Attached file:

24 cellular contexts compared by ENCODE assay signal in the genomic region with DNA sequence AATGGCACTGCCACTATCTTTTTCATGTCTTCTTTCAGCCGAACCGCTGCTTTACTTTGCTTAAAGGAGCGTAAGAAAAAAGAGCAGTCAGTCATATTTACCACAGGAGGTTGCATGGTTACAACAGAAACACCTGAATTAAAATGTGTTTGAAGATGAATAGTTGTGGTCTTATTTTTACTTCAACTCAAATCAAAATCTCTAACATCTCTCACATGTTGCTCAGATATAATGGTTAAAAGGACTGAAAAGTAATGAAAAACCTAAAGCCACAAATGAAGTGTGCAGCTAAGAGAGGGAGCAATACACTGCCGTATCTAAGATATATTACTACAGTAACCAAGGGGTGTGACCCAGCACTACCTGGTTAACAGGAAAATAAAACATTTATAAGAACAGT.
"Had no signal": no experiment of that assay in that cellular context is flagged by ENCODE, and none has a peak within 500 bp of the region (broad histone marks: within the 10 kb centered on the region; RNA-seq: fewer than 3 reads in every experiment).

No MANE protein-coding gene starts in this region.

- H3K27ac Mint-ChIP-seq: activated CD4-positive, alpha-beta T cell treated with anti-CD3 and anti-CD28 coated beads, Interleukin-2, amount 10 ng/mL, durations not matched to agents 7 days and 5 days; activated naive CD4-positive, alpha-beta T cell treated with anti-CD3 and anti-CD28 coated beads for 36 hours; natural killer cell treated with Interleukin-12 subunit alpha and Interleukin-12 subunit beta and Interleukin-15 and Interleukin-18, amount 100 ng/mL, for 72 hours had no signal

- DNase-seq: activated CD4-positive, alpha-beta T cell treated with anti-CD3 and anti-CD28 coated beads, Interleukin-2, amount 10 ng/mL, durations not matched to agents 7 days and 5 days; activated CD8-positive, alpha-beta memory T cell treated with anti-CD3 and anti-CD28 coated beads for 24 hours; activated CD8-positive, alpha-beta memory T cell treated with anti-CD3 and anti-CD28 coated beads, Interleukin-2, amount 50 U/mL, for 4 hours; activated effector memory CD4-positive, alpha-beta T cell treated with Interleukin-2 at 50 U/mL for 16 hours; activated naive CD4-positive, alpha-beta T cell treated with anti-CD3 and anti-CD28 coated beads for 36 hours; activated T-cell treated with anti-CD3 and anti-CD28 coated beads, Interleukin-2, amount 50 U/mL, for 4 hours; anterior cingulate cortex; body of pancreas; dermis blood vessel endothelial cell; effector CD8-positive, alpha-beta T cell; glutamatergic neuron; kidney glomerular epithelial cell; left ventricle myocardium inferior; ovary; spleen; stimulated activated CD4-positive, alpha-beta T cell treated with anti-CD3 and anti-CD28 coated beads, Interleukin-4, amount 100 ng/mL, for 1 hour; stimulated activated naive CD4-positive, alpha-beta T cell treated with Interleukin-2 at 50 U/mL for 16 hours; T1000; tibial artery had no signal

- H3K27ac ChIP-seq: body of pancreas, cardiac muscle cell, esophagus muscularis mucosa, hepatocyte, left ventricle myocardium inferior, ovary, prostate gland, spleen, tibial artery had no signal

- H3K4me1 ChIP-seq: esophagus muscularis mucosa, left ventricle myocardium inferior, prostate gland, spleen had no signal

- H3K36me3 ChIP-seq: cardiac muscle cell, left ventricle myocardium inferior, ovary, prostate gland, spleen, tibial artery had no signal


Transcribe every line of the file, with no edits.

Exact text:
24 cellular contexts compared by ENCODE assay signal in the genomic region with DNA sequence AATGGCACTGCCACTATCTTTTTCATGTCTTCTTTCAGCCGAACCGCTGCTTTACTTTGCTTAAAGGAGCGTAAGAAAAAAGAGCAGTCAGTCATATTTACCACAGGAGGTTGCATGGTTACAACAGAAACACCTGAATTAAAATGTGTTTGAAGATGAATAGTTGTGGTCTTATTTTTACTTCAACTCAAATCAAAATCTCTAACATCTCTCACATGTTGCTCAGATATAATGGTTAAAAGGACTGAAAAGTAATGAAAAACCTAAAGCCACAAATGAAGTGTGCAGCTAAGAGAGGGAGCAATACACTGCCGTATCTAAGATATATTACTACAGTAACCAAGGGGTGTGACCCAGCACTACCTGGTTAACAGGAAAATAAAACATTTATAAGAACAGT.
"Had no signal": no experiment of that assay in that cellular context is flagged by ENCODE, and none has a peak within 500 bp of the region (broad histone marks: within the 10 kb centered on the region; RNA-seq: fewer than 3 reads in every experiment).

No MANE protein-coding gene starts in this region.

- H3K27ac Mint-ChIP-seq: activated CD4-positive, alpha-beta T cell treated with anti-CD3 and anti-CD28 coated beads, Interleukin-2, amount 10 ng/mL, durations not matched to agents 7 days and 5 days; activated naive CD4-positive, alpha-beta T cell treated with anti-CD3 and anti-CD28 coated beads for 36 hours; natural killer cell treated with Interleukin-12 subunit alpha and Interleukin-12 subunit beta and Interleukin-15 and Interleukin-18, amount 100 ng/mL, for 72 hours had no signal

- DNase-seq: activated CD4-positive, alpha-beta T cell treated with anti-CD3 and anti-CD28 coated beads, Interleukin-2, amount 10 ng/mL, durations not matched to agents 7 days and 5 days; activated CD8-positive, alpha-beta memory T cell treated with anti-CD3 and anti-CD28 coated beads for 24 hours; activated CD8-positive, alpha-beta memory T cell treated with anti-CD3 and anti-CD28 coated beads, Interleukin-2, amount 50 U/mL, for 4 hours; activated effector memory CD4-positive, alpha-beta T cell treated with Interleukin-2 at 50 U/mL for 16 hours; activated naive CD4-positive, alpha-beta T cell treated with anti-CD3 and anti-CD28 coated beads for 36 hours; activated T-cell treated with anti-CD3 and anti-CD28 coated beads, Interleukin-2, amount 50 U/mL, for 4 hours; anterior cingulate cortex; body of pancreas; dermis blood vessel endothelial cell; effector CD8-positive, alpha-beta T cell; glutamatergic neuron; kidney glomerular epithelial cell; left ventricle myocardium inferior; ovary; spleen; stimulated activated CD4-positive, alpha-beta T cell treated with anti-CD3 and anti-CD28 coated beads, Interleukin-4, amount 100 ng/mL, for 1 hour; stimulated activated naive CD4-positive, alpha-beta T cell treated with Interleukin-2 at 50 U/mL for 16 hours; T1000; tibial artery had no signal

- H3K27ac ChIP-seq: body of pancreas, cardiac muscle cell, esophagus muscularis mucosa, hepatocyte, left ventricle myocardium inferior, ovary, prostate gland, spleen, tibial artery had no signal

- H3K4me1 ChIP-seq: esophagus muscularis mucosa, left ventricle myocardium inferior, prostate gland, spleen had no signal

- H3K36me3 ChIP-seq: cardiac muscle cell, left ventricle myocardium inferior, ovary, prostate gland, spleen, tibial artery had no signal